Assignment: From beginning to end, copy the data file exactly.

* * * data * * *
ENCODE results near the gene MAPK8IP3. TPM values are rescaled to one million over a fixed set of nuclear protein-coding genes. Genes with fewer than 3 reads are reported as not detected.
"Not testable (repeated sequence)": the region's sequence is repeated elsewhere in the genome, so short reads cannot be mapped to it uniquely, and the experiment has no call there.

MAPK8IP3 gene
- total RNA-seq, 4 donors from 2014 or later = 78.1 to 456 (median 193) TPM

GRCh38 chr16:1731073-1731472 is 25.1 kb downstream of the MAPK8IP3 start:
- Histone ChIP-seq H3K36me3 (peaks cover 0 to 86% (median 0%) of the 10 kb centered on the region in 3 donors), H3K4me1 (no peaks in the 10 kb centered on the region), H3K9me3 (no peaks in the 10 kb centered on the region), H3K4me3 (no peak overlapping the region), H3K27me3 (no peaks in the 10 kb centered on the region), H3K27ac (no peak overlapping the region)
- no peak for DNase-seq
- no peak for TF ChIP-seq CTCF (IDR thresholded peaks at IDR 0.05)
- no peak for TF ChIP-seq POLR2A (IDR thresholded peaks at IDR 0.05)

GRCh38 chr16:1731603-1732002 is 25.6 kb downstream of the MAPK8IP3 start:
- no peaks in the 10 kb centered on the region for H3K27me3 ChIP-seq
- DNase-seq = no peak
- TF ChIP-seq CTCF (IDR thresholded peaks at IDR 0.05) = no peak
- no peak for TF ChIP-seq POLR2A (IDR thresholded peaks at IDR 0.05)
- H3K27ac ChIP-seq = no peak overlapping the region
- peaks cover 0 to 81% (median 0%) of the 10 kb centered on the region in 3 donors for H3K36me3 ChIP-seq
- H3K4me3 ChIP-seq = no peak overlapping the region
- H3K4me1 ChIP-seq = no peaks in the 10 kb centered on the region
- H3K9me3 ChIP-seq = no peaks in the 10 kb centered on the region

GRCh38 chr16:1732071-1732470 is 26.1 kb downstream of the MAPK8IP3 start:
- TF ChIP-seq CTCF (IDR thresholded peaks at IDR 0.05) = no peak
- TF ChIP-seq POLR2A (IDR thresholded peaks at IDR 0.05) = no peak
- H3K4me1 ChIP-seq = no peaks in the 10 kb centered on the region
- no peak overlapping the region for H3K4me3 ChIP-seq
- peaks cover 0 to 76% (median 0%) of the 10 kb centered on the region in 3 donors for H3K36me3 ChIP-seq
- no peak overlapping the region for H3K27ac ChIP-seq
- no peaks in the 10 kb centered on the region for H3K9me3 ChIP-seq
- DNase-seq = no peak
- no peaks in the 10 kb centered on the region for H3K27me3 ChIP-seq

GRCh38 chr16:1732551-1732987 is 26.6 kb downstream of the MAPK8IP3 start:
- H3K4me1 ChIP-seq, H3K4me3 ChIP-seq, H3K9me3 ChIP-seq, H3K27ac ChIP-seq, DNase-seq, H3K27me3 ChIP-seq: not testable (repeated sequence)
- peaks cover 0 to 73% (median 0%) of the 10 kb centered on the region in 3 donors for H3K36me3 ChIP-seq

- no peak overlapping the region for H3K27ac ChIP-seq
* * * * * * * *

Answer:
ENCODE results near the gene MAPK8IP3. TPM values are rescaled to one million over a fixed set of nuclear protein-coding genes. Genes with fewer than 3 reads are reported as not detected.
"Not testable (repeated sequence)": the region's sequence is repeated elsewhere in the genome, so short reads cannot be mapped to it uniquely, and the experiment has no call there.

MAPK8IP3 gene
- total RNA-seq, 4 donors from 2014 or later = 78.1 to 456 (median 193) TPM

GRCh38 chr16:1731073-1731472 is 25.1 kb downstream of the MAPK8IP3 start:
- Histone ChIP-seq H3K36me3 (peaks cover 0 to 86% (median 0%) of the 10 kb centered on the region in 3 donors), H3K4me1 (no peaks in the 10 kb centered on the region), H3K9me3 (no peaks in the 10 kb centered on the region), H3K4me3 (no peak overlapping the region), H3K27me3 (no peaks in the 10 kb centered on the region), H3K27ac (no peak overlapping the region)
- no peak for DNase-seq
- no peak for TF ChIP-seq CTCF (IDR thresholded peaks at IDR 0.05)
- no peak for TF ChIP-seq POLR2A (IDR thresholded peaks at IDR 0.05)

GRCh38 chr16:1731603-1732002 is 25.6 kb downstream of the MAPK8IP3 start:
- no peaks in the 10 kb centered on the region for H3K27me3 ChIP-seq
- DNase-seq = no peak
- TF ChIP-seq CTCF (IDR thresholded peaks at IDR 0.05) = no peak
- no peak for TF ChIP-seq POLR2A (IDR thresholded peaks at IDR 0.05)
- H3K27ac ChIP-seq = no peak overlapping the region
- peaks cover 0 to 81% (median 0%) of the 10 kb centered on the region in 3 donors for H3K36me3 ChIP-seq
- H3K4me3 ChIP-seq = no peak overlapping the region
- H3K4me1 ChIP-seq = no peaks in the 10 kb centered on the region
- H3K9me3 ChIP-seq = no peaks in the 10 kb centered on the region

GRCh38 chr16:1732071-1732470 is 26.1 kb downstream of the MAPK8IP3 start:
- TF ChIP-seq CTCF (IDR thresholded peaks at IDR 0.05) = no peak
- TF ChIP-seq POLR2A (IDR thresholded peaks at IDR 0.05) = no peak
- H3K4me1 ChIP-seq = no peaks in the 10 kb centered on the region
- no peak overlapping the region for H3K4me3 ChIP-seq
- peaks cover 0 to 76% (median 0%) of the 10 kb centered on the region in 3 donors for H3K36me3 ChIP-seq
- no peak overlapping the region for H3K27ac ChIP-seq
- no peaks in the 10 kb centered on the region for H3K9me3 ChIP-seq
- DNase-seq = no peak
- no peaks in the 10 kb centered on the region for H3K27me3 ChIP-seq

GRCh38 chr16:1732551-1732987 is 26.6 kb downstream of the MAPK8IP3 start:
- H3K4me1 ChIP-seq, H3K4me3 ChIP-seq, H3K9me3 ChIP-seq, H3K27ac ChIP-seq, DNase-seq, H3K27me3 ChIP-seq: not testable (repeated sequence)
- peaks cover 0 to 73% (median 0%) of the 10 kb centered on the region in 3 donors for H3K36me3 ChIP-seq

- no peak overlapping the region for H3K27ac ChIP-seq